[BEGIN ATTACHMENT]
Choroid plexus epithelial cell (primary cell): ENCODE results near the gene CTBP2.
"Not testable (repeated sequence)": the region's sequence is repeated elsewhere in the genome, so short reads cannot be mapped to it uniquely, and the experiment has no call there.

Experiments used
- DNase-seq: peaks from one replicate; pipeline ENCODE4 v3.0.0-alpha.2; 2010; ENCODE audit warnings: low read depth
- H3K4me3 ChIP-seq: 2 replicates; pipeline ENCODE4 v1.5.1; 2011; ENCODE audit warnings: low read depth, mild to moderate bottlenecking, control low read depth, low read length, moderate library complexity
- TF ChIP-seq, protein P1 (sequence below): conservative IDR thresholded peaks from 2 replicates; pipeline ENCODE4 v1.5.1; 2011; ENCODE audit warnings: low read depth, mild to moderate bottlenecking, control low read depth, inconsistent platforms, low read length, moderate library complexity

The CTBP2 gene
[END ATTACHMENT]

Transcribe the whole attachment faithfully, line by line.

Choroid plexus epithelial cell (primary cell): ENCODE results near the gene CTBP2.
"Not testable (repeated sequence)": the region's sequence is repeated elsewhere in the genome, so short reads cannot be mapped to it uniquely, and the experiment has no call there.

Experiments used
- DNase-seq: peaks from one replicate; pipeline ENCODE4 v3.0.0-alpha.2; 2010; ENCODE audit warnings: low read depth
- H3K4me3 ChIP-seq: 2 replicates; pipeline ENCODE4 v1.5.1; 2011; ENCODE audit warnings: low read depth, mild to moderate bottlenecking, control low read depth, low read length, moderate library complexity
- TF ChIP-seq, protein P1 (sequence below): conservative IDR thresholded peaks from 2 replicates; pipeline ENCODE4 v1.5.1; 2011; ENCODE audit warnings: low read depth, mild to moderate bottlenecking, control low read depth, inconsistent platforms, low read length, moderate library complexity

The CTBP2 gene